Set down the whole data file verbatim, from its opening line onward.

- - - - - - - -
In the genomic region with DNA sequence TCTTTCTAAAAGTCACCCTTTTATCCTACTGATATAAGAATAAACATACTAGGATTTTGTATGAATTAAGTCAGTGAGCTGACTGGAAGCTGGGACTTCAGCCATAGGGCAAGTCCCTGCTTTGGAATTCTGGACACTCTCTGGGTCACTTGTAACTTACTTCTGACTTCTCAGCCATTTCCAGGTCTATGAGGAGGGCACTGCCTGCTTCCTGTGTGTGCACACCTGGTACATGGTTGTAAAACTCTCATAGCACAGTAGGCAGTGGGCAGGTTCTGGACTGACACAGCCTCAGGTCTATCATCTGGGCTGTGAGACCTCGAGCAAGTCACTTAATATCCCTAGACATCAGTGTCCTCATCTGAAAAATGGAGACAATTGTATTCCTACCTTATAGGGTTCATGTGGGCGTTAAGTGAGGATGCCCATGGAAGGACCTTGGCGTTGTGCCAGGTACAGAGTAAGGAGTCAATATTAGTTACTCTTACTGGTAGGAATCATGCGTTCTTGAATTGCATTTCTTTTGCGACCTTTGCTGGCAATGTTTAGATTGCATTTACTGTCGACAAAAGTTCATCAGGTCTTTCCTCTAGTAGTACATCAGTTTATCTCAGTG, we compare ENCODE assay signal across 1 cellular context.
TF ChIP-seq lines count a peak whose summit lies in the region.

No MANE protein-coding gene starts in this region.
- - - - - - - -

In the genomic region with DNA sequence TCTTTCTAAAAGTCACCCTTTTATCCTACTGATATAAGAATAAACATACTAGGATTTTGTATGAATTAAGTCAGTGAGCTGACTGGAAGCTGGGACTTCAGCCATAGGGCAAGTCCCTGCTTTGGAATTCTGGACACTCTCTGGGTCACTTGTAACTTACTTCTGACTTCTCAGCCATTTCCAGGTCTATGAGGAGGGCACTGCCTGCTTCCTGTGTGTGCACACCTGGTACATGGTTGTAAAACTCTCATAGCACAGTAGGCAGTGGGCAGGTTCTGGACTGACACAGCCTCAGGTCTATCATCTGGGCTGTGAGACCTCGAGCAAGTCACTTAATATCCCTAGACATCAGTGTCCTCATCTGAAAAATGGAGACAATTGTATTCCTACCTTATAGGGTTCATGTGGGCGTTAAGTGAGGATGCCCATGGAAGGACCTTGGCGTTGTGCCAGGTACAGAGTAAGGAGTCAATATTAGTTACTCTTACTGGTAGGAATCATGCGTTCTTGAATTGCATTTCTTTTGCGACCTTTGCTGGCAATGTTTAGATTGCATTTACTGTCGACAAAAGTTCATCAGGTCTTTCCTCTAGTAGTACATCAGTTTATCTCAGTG, we compare ENCODE assay signal across 1 cellular context.
TF ChIP-seq lines count a peak whose summit lies in the region.

No MANE protein-coding gene starts in this region.